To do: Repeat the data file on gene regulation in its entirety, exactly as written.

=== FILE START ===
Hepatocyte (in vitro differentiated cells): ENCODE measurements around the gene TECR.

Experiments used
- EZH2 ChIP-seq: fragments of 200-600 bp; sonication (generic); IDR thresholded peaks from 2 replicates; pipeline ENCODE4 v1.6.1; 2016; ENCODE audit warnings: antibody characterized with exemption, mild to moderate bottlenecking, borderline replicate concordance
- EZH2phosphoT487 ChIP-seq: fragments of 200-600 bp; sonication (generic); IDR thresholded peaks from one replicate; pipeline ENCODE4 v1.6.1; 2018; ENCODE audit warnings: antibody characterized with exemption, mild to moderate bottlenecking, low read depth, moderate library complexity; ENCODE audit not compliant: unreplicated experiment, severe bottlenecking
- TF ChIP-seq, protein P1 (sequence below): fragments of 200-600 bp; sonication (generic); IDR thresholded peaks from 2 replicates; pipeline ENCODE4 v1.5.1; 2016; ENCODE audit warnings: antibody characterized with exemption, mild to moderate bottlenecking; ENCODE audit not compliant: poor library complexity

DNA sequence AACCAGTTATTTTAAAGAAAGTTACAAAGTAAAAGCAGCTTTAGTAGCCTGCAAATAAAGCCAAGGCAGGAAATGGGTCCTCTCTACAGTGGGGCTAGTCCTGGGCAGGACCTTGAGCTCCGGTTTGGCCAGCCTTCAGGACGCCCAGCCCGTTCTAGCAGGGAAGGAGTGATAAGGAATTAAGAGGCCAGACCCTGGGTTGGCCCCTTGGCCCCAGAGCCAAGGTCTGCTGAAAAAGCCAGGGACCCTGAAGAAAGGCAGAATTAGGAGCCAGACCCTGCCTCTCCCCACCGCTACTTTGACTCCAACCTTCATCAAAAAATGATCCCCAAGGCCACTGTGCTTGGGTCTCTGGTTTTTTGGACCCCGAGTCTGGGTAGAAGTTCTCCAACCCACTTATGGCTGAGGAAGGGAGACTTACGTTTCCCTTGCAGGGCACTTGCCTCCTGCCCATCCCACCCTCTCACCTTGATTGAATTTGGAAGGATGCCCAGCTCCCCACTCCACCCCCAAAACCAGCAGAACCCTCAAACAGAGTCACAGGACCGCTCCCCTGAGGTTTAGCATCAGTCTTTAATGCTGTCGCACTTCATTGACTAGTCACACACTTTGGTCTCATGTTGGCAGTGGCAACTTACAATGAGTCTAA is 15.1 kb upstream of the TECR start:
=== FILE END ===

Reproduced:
Hepatocyte (in vitro differentiated cells): ENCODE measurements around the gene TECR.

Experiments used
- EZH2 ChIP-seq: fragments of 200-600 bp; sonication (generic); IDR thresholded peaks from 2 replicates; pipeline ENCODE4 v1.6.1; 2016; ENCODE audit warnings: antibody characterized with exemption, mild to moderate bottlenecking, borderline replicate concordance
- EZH2phosphoT487 ChIP-seq: fragments of 200-600 bp; sonication (generic); IDR thresholded peaks from one replicate; pipeline ENCODE4 v1.6.1; 2018; ENCODE audit warnings: antibody characterized with exemption, mild to moderate bottlenecking, low read depth, moderate library complexity; ENCODE audit not compliant: unreplicated experiment, severe bottlenecking
- TF ChIP-seq, protein P1 (sequence below): fragments of 200-600 bp; sonication (generic); IDR thresholded peaks from 2 replicates; pipeline ENCODE4 v1.5.1; 2016; ENCODE audit warnings: antibody characterized with exemption, mild to moderate bottlenecking; ENCODE audit not compliant: poor library complexity

DNA sequence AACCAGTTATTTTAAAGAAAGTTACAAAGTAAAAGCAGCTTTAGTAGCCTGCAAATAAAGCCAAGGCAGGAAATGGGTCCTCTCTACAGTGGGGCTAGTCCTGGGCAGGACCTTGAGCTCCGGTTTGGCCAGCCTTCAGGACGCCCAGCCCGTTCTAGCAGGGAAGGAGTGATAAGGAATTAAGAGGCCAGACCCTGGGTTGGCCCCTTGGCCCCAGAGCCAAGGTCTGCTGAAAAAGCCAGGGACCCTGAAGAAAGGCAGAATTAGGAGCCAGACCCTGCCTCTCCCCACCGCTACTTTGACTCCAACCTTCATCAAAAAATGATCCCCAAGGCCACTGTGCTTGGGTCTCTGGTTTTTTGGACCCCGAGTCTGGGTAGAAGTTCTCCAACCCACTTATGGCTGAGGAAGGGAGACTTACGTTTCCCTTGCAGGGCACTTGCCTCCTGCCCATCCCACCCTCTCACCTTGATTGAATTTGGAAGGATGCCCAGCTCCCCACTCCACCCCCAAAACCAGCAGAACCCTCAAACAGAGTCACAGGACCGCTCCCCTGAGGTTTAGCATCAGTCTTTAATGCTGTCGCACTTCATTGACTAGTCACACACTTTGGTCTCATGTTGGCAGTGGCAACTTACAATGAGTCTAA is 15.1 kb upstream of the TECR start: